... but I have a quantity of bran; say me, wilt thou have that in change for thy clay?' The man agreed and accordingly my wife took the earth of him, and gave him in exchange the jarful of bran which he carried away with him and ganged his gait. An ye ask, 'Wherefore didst thou not confide the matter to thy spouse and tell her that thou hadst put the money in the jar?' I on my side answer, that ye gave me strict injunctions to keep the money this time with the utmost heed and caution. Methought that stead was the safest ...
— Supplemental Nights, Volume 3 • Richard F. Burton

... summoning up courage to go forward and salute it, when it moved forward in a gliding and cautious fashion. Edred felt ashamed of his momentary thrill of fear, for he recognized at once the awkward gait and rolling step of Brother Fabian, and knew that his preceptor's bitterest foe was lingering in the precincts ...
— The Secret Chamber at Chad • Evelyn Everett-Green

... was an extensive, though somewhat mild, profanity which took no account of ladies' presence, although he was almost exaggeratedly deferential to them, as well as cordially courteous to all. His speech was like his gait, tripping. I remember the arrival of the first steamer of a new French line to Rio. Steam mail-service was there and then exceptional; most of our home letters still came by sailing-vessel; consequently, this was an event, and brought the inevitable banquet. ...
— From Sail to Steam, Recollections of Naval Life • Captain A. T. Mahan

... had been a cutter for Fox & Otter, cloaks and furs, on lower Broadway. He was an old man, with a slow and limping gait, so a pot-hunter of a newly licensed chauffeur ran him down one day when livelier game was scarce. They took the old man home, where he lay on his bed for a year and then died, leaving $2.50 in cash and a letter from Mr. Otter offering to do anything he could to help his faithful old employee. The ...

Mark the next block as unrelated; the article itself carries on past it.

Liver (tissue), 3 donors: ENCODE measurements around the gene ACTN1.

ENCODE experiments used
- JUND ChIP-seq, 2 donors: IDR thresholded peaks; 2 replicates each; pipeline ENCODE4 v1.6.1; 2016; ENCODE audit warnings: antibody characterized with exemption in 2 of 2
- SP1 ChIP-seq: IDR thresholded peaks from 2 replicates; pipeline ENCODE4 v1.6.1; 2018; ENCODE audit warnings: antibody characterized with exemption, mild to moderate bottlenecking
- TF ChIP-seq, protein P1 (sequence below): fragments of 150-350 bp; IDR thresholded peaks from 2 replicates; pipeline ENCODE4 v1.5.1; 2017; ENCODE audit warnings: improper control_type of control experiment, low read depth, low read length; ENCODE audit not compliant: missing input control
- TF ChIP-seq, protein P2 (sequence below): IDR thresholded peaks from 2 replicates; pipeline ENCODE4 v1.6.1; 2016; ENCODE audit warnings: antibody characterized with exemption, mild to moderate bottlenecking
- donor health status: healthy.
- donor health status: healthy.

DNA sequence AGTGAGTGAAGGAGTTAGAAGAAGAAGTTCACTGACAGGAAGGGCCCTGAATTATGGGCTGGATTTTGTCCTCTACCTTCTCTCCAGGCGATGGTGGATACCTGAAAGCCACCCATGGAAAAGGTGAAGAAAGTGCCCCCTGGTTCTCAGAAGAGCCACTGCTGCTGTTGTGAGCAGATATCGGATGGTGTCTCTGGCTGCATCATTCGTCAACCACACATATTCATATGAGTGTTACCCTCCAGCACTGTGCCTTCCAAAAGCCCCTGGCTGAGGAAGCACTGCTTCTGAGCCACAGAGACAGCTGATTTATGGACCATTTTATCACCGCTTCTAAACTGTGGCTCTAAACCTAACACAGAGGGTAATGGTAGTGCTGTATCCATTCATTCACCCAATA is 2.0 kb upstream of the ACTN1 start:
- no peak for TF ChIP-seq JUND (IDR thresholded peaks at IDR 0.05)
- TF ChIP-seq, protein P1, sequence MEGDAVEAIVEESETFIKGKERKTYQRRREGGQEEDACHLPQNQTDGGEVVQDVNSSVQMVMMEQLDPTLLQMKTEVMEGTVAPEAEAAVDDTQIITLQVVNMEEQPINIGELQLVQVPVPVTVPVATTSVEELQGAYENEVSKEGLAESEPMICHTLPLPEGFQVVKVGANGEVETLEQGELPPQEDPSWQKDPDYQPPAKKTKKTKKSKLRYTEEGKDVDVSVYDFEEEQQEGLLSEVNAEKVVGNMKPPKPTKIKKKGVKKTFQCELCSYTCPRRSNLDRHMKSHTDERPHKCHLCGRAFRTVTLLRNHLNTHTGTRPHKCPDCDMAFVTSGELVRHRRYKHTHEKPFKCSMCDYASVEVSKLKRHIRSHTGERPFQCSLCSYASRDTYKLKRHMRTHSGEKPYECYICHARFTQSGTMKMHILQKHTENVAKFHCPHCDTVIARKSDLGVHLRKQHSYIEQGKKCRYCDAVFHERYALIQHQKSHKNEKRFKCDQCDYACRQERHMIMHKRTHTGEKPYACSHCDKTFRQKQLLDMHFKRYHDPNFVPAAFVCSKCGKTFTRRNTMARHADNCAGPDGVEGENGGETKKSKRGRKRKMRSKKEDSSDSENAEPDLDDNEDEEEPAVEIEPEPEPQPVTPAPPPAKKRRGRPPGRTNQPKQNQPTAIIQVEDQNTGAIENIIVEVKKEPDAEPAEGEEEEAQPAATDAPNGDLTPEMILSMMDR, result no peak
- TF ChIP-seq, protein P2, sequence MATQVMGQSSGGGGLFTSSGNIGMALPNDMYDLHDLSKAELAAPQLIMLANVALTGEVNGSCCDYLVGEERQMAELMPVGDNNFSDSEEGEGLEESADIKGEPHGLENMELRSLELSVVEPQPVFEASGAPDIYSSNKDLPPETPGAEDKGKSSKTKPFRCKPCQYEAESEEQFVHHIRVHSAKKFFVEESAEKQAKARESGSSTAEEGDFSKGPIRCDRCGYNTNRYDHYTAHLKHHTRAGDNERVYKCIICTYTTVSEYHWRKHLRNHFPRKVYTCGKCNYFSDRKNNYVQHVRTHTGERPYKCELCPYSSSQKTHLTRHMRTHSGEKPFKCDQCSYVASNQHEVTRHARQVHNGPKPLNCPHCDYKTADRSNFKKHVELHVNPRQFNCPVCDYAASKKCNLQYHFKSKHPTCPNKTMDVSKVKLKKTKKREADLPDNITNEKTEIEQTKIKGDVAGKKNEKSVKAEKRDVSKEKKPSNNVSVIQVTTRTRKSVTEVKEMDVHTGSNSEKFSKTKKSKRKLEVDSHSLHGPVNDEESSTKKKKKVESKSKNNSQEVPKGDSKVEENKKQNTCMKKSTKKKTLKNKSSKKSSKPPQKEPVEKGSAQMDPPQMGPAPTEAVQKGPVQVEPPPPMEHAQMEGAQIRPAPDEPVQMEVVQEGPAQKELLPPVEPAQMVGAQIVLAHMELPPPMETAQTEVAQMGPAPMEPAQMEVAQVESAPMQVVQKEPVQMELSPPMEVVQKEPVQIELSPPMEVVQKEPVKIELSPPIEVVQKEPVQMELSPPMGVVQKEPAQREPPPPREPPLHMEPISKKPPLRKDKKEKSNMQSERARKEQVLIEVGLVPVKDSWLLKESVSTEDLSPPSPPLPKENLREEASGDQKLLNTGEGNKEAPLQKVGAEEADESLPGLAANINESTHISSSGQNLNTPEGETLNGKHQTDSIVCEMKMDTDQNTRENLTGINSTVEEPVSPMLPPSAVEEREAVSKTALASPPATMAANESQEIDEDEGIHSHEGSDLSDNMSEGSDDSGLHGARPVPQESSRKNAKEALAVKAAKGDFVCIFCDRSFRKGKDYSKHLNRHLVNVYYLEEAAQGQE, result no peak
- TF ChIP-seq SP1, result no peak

— The Trimmed Lamp • O. Henry

... friend Death, good friend thou art; Thy only fault thy lagging gait, Mistaken pity in thy heart For timorous ones ...
— The World's Best Poetry, Volume 3 - Sorrow and Consolation • Various

... knotted elf-locks, form the advanced guard. Half-a-dozen donkeys seem to carry the whole property of the tribe. The main body consists of sinewy, active-looking men, and strikingly handsome girls, all walking with the free, graceful air and elastic gait peculiar to those whose lives are passed entirely in active exercise, under no roof but that of heaven. Dark-browed women in the very meridian of beauty bring up the rear, dragging or carrying a race of swarthy progeny, all alike distinguished for the sparkling eyes and ...
— Gipsy Life - being an account of our Gipsies and their children • George Smith

... out of church, but she still held her hand uplifted. All eyes were turned on her, as well as on George and my father, and the icy calm of her self- possession chilled those who were inclined for the moment to take Hanky's words literally. There was not a trace of fluster in her gait, action, ...
— Erewhon Revisited • Samuel Butler

... still speculating when a second figure, moving with the easy gait of one whose feet have trodden many decks, climbs the companion-way and comes forward in leisurely fashion. The fellow is no stranger; already, as I came on board, I had a glimpse of that grizzled, masterful jaw and keen ...
— Punch, or the London Charivari, Vol. 150, February 16, 1916 • Various

... out at a comfortable gait, an' I watched her pretty close. Once I tried her out by sendin' Starlight along for a mile, but she just kept the pinto pluggin' away, an' I sensed I was up against some head ridin'. Oh, it was gratifyin' to watch the little ...